The influence of COO on sustainable behavior has also, of course, proven of interest in tourism management studies, where there is continued disagreement about whether tourists’ everyday behavior (Barr, Shaw, Coles &C Prillwitz, 2010; Ganglmair-Wooliscroft & Wooliscroft, 2017) and environmental awareness (Aman Harun & Hussein, 2012; Juvan & Dolnicar, 2014) influence their sustainable behaviors while on holiday (Knezevic Cvelbar, Grim & Dolnicar, 2017). The fact that there is a gap between people’s everyday and holiday green behaviors is particularly hotly debated. Anable, Lane and Kelay (2006) draw attention to this gap in their investigation of some environmentally friendly behaviors (such as energy efficiency and conservation), which reveals that people in general behave in a more ‘green’ way when at home than they do on holiday—an attitude which the authors describe as an attempt to be “green on balance”. Barr et al. (2010) confirm this tendency: most tourists, in fact, while tending to be ‘environmentally friendly’, aware of the environmental impacts of their behaviors and adopting green behaviors in their everyday life, seem to use the fact that they are on holiday to “justify” fewer conscientious behaviors when away from home. Becken (2007) points out the complexity of behaving environmentally responsibly while on holiday and further emphasizes the different perceptions that people have of their responsibility to the environment in different contexts.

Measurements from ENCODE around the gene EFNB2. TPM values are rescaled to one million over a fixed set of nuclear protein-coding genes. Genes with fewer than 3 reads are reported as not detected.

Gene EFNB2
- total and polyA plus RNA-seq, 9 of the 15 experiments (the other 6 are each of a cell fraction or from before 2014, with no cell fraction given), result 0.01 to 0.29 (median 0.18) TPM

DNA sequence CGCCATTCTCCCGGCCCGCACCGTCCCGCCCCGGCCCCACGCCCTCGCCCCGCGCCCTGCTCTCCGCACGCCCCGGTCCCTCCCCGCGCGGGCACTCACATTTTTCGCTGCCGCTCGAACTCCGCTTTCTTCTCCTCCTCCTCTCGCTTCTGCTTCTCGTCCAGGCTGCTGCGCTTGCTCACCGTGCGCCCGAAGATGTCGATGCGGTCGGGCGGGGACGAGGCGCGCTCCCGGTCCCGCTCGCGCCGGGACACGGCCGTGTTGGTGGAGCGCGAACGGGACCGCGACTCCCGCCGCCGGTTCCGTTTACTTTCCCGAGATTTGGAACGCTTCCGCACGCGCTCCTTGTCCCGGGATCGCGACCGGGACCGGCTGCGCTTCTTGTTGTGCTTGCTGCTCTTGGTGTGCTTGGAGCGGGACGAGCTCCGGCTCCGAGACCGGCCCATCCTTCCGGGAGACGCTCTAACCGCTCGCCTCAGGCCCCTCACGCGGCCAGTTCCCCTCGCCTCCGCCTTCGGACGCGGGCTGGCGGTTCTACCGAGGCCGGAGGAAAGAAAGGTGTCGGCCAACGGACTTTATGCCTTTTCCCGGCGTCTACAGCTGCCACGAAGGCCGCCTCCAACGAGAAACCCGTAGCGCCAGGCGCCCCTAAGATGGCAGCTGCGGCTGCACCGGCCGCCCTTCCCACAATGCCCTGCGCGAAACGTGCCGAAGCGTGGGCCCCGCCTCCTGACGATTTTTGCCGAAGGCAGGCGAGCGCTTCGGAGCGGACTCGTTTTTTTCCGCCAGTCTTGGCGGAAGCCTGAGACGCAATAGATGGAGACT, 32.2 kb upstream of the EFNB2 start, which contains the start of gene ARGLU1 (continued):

Ganglmair-Wooliscroft and Wooliscroft (2017), however, had different results: they draw attention to the coherence between people’s everyday and holiday behaviors. This consistency is particularly marked when— whether at home or away—the activities involve similar procedures and levels of effort.

In light of the foregoing, our chapter analyses the influence of people’s COO on their everyday and holiday behaviors and discusses whether their environmental awareness influences their holiday behaviors. The hypotheses that the research aims to test are therefore:

  • • Hypothesis 1: People’s everyday sustainable behaviors are replicated while on holiday.
  • • Hypothesis 2: Environmental awareness influences holiday behaviors.
  • 2.3 COO and Willingness to Pay on Holiday